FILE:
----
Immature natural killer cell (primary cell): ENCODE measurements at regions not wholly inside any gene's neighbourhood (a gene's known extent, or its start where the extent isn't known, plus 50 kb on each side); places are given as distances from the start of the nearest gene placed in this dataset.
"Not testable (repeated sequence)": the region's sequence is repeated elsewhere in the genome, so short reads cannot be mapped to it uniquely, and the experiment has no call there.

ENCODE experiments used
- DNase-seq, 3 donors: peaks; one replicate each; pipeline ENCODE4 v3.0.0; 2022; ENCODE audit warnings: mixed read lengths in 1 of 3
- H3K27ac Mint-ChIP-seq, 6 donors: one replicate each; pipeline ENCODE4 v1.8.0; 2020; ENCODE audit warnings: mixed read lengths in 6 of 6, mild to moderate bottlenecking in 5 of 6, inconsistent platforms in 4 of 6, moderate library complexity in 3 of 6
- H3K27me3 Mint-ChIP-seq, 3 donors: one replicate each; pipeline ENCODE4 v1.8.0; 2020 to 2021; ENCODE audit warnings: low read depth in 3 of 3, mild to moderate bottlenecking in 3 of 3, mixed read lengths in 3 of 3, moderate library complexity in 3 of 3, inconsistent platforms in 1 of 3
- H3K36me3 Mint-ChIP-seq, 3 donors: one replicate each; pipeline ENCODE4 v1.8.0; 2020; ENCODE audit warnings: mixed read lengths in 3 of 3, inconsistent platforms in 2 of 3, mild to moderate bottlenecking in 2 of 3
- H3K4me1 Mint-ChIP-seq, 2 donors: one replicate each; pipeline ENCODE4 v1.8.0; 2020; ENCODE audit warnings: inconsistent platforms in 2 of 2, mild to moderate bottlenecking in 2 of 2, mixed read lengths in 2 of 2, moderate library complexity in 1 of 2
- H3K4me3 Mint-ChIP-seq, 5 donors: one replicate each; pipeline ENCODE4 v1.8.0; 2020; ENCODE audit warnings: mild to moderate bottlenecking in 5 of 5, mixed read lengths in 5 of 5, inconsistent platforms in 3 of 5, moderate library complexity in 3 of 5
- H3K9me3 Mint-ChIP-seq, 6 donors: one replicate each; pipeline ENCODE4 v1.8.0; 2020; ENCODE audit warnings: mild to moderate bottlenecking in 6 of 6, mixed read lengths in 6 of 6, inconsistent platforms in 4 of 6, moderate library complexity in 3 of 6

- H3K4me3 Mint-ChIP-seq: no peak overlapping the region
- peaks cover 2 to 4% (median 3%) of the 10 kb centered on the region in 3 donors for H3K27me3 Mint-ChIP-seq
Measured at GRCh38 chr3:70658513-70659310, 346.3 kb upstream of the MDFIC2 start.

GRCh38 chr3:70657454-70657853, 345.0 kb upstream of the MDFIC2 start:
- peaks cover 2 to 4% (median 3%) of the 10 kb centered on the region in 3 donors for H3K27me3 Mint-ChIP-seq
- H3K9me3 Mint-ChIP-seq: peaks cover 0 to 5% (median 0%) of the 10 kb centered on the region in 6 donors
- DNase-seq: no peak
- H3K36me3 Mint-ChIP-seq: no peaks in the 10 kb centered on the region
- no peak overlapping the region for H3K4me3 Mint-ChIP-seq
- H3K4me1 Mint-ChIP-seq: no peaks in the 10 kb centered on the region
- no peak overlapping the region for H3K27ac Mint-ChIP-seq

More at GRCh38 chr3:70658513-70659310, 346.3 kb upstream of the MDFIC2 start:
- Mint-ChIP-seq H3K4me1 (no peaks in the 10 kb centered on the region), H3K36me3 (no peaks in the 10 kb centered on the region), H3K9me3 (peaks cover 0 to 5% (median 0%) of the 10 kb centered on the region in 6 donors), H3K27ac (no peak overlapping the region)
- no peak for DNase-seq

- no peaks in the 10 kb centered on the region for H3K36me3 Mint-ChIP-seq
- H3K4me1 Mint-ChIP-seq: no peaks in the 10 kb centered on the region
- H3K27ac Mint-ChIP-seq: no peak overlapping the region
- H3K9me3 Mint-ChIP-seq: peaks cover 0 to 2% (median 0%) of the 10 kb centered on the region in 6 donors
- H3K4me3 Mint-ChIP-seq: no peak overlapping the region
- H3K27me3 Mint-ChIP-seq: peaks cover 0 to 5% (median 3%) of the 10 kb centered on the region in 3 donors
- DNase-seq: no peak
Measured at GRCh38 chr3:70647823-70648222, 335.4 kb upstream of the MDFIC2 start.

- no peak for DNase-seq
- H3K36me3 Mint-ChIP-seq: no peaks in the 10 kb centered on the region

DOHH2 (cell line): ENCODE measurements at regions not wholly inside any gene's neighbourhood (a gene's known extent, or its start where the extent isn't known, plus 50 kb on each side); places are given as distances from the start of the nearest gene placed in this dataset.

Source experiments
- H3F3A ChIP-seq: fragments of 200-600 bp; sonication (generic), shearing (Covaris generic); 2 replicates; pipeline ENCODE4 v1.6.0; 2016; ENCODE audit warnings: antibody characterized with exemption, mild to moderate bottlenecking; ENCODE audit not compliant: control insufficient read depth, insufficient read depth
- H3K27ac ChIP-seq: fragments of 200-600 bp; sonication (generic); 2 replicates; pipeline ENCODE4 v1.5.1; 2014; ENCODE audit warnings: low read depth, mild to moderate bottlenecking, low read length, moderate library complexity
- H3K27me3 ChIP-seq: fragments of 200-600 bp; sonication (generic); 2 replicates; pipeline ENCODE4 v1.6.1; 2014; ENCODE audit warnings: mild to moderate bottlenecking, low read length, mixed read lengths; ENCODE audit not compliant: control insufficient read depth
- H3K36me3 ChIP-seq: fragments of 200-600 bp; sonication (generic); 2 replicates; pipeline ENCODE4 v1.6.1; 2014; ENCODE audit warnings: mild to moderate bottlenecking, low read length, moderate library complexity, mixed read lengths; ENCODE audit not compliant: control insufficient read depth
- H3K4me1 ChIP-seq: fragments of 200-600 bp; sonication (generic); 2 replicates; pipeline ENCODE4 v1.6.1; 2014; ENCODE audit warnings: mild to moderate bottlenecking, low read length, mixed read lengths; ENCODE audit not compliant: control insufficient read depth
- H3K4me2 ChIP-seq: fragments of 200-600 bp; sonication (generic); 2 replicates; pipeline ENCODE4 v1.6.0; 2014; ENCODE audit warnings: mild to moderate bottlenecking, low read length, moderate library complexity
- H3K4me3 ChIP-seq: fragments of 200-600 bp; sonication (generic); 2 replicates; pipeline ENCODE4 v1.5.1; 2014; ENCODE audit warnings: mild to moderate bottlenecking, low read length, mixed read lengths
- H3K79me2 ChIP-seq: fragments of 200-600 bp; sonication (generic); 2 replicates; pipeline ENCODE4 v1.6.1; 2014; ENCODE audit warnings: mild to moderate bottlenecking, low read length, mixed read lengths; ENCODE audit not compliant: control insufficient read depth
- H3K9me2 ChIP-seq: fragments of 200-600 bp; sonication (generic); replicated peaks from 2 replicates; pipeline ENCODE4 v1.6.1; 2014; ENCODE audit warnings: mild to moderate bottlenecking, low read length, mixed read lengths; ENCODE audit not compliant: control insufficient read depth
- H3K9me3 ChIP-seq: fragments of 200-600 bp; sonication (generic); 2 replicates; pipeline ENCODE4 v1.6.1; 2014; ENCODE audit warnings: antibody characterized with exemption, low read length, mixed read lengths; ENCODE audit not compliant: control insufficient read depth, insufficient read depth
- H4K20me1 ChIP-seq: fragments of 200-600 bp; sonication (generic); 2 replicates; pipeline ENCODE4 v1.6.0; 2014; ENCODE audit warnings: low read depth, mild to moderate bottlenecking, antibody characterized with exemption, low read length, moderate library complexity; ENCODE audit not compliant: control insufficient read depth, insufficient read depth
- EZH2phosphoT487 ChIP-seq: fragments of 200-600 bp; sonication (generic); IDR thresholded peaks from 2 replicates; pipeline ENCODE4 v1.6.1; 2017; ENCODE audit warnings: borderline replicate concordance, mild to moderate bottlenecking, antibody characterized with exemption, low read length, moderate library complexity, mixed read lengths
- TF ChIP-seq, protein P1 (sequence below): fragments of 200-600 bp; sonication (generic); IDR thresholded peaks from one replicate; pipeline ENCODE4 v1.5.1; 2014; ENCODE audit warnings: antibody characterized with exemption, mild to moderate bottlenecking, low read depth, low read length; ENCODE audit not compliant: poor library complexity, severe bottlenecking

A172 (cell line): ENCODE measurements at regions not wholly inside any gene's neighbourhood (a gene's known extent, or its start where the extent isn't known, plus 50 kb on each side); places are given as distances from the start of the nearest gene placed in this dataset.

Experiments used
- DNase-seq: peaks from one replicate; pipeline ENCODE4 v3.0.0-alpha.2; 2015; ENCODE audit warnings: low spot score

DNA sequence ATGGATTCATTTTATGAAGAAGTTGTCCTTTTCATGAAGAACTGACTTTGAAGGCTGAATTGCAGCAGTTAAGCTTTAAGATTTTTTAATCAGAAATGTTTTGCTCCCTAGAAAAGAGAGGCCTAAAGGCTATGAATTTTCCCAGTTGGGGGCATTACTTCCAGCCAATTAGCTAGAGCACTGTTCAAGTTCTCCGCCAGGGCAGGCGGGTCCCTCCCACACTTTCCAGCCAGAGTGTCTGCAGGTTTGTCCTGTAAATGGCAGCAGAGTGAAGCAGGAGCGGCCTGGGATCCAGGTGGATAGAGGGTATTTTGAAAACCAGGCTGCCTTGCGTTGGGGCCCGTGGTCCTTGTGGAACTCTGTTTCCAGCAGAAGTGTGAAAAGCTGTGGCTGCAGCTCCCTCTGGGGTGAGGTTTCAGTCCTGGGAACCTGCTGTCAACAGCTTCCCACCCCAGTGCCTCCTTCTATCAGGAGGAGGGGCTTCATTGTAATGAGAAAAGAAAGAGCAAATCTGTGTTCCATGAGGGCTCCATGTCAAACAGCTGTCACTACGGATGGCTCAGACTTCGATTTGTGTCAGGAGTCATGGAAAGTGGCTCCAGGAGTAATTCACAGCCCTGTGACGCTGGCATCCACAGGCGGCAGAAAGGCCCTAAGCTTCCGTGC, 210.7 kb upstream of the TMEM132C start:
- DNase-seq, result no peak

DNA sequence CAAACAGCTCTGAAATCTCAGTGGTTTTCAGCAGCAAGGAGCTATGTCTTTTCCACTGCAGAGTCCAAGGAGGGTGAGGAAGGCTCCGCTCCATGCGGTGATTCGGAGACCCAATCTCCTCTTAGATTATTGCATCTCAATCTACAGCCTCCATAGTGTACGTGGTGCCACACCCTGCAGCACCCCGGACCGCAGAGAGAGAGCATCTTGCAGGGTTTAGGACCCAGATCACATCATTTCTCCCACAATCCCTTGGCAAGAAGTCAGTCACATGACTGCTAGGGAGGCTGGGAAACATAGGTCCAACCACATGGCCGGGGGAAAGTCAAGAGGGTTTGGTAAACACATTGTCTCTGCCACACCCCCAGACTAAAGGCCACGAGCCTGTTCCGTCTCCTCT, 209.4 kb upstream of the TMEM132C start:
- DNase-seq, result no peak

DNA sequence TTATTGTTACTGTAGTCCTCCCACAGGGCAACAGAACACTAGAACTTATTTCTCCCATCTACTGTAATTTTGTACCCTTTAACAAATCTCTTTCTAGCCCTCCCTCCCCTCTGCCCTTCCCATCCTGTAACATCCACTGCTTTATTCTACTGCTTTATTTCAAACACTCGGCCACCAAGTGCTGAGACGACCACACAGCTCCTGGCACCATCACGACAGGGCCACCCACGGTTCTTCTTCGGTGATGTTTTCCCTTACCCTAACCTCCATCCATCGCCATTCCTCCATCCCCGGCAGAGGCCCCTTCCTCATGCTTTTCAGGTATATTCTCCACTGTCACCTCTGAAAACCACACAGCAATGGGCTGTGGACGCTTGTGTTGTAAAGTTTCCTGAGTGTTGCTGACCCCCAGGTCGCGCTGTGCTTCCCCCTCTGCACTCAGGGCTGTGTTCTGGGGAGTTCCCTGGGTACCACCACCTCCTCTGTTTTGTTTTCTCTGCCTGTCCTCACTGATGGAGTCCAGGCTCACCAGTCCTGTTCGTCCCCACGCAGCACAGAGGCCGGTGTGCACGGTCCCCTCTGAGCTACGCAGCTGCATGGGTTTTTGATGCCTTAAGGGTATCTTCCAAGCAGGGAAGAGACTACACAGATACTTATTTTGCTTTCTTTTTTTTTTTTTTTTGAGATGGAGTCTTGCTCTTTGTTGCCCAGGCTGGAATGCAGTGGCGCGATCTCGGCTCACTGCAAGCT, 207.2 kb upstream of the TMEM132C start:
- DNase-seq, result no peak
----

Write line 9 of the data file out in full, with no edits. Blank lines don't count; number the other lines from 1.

- H3K4me3 Mint-ChIP-seq, 5 donors: one replicate each; pipeline ENCODE4 v1.8.0; 2020; ENCODE audit warnings: mild to moderate bottlenecking in 5 of 5, mixed read lengths in 5 of 5, inconsistent platforms in 3 of 5, moderate library complexity in 3 of 5